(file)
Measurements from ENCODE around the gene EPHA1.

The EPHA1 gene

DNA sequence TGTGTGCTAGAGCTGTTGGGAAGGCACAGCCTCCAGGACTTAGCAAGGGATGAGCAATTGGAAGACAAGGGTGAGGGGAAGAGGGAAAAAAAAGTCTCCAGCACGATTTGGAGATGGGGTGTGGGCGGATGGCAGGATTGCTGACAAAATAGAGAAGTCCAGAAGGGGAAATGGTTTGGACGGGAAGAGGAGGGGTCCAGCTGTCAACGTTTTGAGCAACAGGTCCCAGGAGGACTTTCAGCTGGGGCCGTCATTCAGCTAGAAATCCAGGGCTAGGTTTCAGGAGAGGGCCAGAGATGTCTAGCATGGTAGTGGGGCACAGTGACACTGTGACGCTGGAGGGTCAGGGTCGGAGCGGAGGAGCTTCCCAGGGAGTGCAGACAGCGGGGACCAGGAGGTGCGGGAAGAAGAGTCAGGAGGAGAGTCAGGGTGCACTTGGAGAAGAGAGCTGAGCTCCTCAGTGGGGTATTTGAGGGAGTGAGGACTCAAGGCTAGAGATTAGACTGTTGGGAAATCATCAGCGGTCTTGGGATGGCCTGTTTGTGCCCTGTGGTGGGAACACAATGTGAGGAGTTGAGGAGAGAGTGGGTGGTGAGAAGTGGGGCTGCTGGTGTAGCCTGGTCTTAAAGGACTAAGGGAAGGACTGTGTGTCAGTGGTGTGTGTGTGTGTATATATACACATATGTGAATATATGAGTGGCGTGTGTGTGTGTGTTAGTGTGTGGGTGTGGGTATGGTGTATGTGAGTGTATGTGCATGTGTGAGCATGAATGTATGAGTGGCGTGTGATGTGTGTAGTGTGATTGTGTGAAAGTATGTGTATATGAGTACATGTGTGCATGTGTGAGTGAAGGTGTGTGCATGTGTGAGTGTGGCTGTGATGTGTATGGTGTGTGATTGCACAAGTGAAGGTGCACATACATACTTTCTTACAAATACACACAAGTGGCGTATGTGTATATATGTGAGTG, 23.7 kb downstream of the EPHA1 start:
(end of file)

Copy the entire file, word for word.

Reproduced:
Measurements from ENCODE around the gene EPHA1.

The EPHA1 gene

DNA sequence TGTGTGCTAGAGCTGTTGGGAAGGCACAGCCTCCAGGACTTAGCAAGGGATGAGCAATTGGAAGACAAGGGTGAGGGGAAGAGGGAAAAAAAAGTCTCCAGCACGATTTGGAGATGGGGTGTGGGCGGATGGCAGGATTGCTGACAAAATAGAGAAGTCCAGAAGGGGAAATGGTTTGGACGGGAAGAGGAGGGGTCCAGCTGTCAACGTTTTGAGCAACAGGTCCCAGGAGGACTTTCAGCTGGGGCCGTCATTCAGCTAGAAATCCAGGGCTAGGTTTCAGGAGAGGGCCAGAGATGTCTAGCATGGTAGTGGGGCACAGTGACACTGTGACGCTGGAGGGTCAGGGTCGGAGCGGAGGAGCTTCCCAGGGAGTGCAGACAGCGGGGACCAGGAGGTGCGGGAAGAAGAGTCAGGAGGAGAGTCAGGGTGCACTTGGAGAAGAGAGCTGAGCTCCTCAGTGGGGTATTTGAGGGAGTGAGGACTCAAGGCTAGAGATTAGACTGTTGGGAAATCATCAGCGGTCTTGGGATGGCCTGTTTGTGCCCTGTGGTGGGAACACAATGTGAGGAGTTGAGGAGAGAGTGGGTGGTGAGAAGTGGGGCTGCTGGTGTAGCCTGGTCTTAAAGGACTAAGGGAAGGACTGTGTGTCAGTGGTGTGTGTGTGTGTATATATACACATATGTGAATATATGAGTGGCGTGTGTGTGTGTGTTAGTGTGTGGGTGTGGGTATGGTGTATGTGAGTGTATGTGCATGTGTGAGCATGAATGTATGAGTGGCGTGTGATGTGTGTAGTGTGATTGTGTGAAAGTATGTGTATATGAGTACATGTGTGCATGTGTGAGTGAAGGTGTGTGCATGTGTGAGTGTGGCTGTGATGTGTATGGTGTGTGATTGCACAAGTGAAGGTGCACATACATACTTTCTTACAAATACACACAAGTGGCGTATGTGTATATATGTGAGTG, 23.7 kb downstream of the EPHA1 start: